16dn C + CU + N + 2O (5) = 37C + N + 968 = 4814? (48141 to 48149) or 488?? (48810 to 48825)
16dn × 3 = 111C + 3N + 2904 = 144423 to 144447 or 146430 to 146475
 
Boiling all that down, 16dn × 3 – 8dn:
C = 1225, N = 1849, F = 3249, 25ac = 8|14|2|16|9, 8dn = 2|14|13, 16dn = 4|8|14|2, 27ac = 2|14|2|4 or 2|14|24
 
It was then straightforward to determine L from 15dn and A from 26ac and 21dn:
L = 71289, A = 5184, 15dn = 8|9|8|15, 26ac = 13|2|15, 21dn = 12|24|2
 
This gave us our final number grid with one ambiguity at 27ac:
 
 
We then had to sort the letters appropriately, according to their assigned values, and I imagine that we all went for the lowest first and saw the following hint appear:
 
KEY: SUBMIT XWORD (CNPGFAZJLVH)
 
My initial thought was the ubiquitous A = 1, B = 2, etc, which resulted in nonsense, but the second struck gold: K = 1, E = 2 … V = 24 and H = 25:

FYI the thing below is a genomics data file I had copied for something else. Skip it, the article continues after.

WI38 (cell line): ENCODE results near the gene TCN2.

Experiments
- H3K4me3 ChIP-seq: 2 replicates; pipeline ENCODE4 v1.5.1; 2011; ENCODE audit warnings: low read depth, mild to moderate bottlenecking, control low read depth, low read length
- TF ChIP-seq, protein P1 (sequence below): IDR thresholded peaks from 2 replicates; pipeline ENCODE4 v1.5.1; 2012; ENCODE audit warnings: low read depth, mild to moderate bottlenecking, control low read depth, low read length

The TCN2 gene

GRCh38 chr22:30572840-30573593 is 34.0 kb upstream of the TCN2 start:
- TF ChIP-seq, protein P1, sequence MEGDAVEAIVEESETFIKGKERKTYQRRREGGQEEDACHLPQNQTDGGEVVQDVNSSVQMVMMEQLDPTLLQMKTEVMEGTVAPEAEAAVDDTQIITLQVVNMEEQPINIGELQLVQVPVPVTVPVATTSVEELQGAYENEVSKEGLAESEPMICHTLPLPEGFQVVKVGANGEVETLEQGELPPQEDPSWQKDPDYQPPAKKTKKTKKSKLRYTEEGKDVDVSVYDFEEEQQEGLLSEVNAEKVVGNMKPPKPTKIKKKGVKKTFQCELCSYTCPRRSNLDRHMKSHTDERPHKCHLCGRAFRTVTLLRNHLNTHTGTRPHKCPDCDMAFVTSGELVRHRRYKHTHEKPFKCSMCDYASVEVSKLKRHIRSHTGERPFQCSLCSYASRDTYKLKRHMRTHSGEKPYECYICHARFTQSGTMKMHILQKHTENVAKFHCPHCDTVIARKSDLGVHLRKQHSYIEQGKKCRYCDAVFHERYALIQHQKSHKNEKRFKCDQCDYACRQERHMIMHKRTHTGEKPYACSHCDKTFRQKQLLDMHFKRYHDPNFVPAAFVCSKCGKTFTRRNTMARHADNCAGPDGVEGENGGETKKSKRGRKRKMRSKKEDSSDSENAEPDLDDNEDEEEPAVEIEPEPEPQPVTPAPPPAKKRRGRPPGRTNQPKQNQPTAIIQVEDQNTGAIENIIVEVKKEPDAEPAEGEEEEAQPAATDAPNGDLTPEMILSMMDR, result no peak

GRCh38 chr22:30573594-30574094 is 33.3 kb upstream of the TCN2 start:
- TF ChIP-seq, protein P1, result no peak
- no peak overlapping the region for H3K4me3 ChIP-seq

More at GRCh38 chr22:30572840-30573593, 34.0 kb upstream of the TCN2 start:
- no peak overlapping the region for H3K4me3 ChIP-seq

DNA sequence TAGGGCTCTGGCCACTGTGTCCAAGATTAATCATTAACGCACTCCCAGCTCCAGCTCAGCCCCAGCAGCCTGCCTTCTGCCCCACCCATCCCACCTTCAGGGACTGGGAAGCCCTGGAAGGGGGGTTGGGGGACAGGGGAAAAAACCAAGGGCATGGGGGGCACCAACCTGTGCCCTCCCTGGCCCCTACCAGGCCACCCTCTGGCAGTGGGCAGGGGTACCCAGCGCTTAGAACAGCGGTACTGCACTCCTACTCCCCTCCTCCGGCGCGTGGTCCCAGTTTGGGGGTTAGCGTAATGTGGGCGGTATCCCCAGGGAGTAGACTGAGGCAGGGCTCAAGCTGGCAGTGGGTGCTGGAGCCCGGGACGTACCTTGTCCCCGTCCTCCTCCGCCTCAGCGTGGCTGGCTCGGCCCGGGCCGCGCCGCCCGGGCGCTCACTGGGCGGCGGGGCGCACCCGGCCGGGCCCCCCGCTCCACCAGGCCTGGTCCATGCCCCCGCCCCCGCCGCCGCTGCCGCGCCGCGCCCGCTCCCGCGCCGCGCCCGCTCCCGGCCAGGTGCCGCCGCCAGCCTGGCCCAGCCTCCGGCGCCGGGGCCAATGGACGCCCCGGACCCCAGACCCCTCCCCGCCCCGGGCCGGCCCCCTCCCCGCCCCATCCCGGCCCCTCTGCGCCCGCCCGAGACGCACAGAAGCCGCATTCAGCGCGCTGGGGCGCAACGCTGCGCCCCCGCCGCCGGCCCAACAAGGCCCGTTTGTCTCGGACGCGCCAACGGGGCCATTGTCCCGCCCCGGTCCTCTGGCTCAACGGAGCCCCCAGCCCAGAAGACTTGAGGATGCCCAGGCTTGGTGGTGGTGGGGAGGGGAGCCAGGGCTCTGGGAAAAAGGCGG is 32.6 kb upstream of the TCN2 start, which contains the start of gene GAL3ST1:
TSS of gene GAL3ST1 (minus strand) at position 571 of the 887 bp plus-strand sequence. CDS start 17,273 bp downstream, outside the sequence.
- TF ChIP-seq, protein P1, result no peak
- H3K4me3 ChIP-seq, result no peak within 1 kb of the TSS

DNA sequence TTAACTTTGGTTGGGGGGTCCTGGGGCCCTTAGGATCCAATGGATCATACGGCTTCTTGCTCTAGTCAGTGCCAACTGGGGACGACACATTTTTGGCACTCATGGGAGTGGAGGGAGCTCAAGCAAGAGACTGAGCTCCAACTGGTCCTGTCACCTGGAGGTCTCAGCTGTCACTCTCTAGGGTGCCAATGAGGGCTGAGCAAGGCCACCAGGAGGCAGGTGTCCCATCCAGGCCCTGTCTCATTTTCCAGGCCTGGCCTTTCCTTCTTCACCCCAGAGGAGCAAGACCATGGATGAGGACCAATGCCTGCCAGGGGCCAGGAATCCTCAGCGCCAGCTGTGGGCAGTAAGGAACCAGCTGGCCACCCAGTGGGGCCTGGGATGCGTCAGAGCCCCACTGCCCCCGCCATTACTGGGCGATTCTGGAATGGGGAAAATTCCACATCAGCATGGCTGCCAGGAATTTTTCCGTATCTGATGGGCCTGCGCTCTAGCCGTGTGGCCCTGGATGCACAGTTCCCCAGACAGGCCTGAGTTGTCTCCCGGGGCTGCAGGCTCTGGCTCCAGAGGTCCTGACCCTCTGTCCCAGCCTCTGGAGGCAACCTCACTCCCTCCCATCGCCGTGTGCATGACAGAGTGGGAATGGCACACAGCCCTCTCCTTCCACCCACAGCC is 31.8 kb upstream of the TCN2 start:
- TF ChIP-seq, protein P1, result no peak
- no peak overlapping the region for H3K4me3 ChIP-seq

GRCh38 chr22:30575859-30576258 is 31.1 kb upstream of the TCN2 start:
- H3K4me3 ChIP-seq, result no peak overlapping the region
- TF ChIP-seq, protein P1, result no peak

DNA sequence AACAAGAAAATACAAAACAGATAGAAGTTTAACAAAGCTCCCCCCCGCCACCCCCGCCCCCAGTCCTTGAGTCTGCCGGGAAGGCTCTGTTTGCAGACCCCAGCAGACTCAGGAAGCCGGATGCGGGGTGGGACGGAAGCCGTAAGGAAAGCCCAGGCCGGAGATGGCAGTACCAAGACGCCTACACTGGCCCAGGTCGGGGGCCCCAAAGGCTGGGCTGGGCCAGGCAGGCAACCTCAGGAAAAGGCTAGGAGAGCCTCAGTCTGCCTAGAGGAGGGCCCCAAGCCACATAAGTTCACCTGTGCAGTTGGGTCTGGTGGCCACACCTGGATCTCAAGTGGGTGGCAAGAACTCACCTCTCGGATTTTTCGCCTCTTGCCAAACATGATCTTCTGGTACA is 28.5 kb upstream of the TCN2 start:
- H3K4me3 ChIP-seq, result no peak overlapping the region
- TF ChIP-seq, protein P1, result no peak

27ac should have been entered as 2|14|2|4.
 
A most satisfactory dénouement, as we have come to expect from Elap but are we expecting too much from our setters?  I wondered why Q was omitted from the puzzle but concluded that it would only have complicated matters.  Tacking it on to the end of the hint would have made the preamble difficult, with no 26 appearing in the number grid, and in any case having 25 letters was thematic.  I cannot begin to grasp the complexity of the construction yet the puzzle could be completed with just pen, paper and calculator – to my eyes at least, this was a breathtaking feat.
 
I consider 2009 to have been a vintage year for number puzzles.  Before this we had the dominoes and the baseball but my heart remains with the first of the year, Pentomino Factory.  I still think about it a lot and was even moved to add a footnote to the blog a couple of weeks ago.